Wordsworth and Werewolves
By allisondavis
Sunday, April 22nd, 2007

When 19th-century poets like William Wordsworth and Samuel Taylor Coleridge announced their longing for the lost innocence of childhood, they introduced a theme subsequent artists (literary, musical, and visual) have continued to explore: that deep sense of nostalgia for our younger years.


“Alexander” by Thomas M. Lowery

Perhaps Wordsworth would recognize his own desire for innocence and the untainted perception of youthful imagination in the work of the artists who call themselves The Deermilk Collective. The group of eleven artists opened a show called “The Werewolf Youth” at Washington, D.C.’s Warehouse Gallery on March 30th. Using characters created by D.C. artist Thomas M. Lowery, they explore variations on a theme implicit in much of Lowery’s work – the adult desire for and commodification of childhood.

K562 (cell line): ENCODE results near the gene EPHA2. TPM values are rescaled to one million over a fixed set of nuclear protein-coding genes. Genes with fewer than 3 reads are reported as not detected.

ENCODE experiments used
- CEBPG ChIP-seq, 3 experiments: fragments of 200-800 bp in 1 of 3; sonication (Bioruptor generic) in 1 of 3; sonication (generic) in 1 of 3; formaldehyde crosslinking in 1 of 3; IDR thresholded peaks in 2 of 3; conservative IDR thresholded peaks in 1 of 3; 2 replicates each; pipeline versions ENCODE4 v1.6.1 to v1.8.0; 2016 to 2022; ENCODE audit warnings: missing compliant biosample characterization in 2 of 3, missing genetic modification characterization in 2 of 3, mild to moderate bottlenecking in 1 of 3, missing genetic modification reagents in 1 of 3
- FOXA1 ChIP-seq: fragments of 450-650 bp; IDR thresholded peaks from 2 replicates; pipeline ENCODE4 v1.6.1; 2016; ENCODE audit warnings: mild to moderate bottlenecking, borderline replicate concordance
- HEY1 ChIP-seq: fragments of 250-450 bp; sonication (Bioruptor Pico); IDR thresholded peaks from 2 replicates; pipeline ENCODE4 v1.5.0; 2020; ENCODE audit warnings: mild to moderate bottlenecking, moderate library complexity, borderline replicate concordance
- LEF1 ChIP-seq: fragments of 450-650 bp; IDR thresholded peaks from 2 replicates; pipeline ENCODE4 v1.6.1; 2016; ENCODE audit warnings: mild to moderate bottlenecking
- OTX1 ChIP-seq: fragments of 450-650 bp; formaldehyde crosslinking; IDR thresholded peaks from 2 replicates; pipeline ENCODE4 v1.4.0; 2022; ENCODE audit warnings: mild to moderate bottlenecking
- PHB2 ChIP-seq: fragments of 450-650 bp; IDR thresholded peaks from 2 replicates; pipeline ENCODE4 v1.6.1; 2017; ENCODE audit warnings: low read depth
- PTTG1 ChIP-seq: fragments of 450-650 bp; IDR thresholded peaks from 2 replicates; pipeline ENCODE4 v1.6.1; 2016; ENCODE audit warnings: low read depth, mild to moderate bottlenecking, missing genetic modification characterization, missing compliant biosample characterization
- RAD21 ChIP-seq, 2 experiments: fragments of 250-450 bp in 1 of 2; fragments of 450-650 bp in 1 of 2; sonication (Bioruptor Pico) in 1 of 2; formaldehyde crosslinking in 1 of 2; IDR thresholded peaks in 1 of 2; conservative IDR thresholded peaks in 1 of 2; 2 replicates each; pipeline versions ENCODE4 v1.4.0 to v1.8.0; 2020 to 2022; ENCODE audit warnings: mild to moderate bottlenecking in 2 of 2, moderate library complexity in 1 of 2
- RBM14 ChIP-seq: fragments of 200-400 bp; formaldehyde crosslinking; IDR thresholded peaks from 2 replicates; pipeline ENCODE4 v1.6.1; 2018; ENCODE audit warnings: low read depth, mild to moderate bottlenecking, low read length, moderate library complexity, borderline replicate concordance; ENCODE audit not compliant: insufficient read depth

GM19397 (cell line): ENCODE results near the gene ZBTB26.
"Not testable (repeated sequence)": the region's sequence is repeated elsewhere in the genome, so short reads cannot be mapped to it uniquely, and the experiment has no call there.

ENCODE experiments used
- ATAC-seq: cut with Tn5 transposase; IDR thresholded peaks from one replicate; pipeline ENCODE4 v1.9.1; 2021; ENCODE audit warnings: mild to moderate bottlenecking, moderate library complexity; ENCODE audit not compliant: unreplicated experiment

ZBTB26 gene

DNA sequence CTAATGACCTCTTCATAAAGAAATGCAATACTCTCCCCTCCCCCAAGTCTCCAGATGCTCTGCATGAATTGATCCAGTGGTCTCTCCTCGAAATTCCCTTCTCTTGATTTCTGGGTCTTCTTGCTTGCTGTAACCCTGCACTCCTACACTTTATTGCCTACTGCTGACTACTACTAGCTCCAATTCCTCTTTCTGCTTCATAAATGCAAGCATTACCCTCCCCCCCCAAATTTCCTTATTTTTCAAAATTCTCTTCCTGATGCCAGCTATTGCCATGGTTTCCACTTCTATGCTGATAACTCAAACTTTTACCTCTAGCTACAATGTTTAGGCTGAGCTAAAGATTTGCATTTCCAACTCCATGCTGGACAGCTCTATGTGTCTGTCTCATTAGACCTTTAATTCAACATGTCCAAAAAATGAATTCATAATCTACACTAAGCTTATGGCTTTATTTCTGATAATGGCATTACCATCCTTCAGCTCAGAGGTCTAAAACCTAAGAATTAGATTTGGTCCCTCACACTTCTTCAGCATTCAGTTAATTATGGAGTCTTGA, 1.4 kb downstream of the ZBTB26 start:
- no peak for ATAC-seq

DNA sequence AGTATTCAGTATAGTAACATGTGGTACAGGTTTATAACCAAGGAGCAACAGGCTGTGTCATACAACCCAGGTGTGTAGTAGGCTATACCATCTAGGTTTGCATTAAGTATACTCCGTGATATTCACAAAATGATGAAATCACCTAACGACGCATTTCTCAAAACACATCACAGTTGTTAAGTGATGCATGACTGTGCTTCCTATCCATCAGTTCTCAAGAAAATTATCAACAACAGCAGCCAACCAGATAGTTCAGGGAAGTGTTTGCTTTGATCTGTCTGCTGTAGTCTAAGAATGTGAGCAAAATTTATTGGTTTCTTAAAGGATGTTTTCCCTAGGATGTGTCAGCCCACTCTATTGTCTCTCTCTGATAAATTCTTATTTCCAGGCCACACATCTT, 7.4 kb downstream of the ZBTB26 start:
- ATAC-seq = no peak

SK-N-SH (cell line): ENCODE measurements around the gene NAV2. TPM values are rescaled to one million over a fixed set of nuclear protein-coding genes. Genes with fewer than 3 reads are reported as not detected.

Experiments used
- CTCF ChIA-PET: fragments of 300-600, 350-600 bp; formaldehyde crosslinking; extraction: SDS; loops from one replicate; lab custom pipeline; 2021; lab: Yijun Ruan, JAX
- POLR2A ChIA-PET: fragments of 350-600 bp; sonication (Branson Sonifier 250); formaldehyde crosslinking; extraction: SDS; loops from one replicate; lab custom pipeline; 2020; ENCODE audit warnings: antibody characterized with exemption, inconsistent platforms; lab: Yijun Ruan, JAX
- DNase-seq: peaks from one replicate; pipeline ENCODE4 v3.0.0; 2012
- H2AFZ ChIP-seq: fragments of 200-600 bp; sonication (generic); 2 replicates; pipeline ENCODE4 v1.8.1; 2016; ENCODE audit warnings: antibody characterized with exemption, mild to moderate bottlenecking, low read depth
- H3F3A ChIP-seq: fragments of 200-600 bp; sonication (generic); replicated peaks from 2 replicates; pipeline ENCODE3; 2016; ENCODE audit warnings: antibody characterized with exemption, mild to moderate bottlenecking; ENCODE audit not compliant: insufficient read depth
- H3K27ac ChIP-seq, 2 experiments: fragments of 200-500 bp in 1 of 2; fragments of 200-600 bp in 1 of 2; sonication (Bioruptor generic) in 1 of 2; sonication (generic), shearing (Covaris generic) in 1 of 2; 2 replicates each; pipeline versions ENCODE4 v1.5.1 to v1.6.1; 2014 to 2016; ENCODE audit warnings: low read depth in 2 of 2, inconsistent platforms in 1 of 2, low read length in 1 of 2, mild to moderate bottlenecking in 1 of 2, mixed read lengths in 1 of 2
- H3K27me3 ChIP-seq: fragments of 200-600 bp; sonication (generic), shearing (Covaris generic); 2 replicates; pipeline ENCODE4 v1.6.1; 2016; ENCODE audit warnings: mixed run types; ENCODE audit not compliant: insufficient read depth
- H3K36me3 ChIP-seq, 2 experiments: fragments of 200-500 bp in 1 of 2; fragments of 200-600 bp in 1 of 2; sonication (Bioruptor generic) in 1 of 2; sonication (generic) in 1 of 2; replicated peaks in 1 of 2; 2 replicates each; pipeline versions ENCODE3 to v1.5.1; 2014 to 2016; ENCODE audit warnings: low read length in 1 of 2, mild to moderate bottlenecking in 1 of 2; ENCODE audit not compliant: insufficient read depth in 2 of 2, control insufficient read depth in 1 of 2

Antler Girl” by Jym Davis

Jym Davis, one of Asthmatic Kitty’s own music video artists, participates in the show with paintings and a video installation. In the video, a woman who wears a cartoon mask of a Lowery character walks through the woods and soon discovers a discarded teddy bear. The pair continues to stroll innocently through the woods until their journey abruptly ends when they emerge onto a scene of devastation. The transition from innocence to experience invokes the viewer’s own childhood losses and mirrors the irrevocable journey from naivety to knowledge and suffering.

Paintings by Lowery and Davis, drawings by Tokyo artist Shibuya, as well as plush sculptures by Heidi Kenney and photographs by Lisa McCarty, all take on seemingly innocuous characters and ask the viewer to examine her own reaction to them. Are these just cartoons? Are they toys? Or, are these artworks the manifestations of a cultural psychology, one rooted in 19th-century poetry and philosophy, as they both embrace and ironize our eternal longing for lost innocence?

Plush Sculptures by Heidi Kenney

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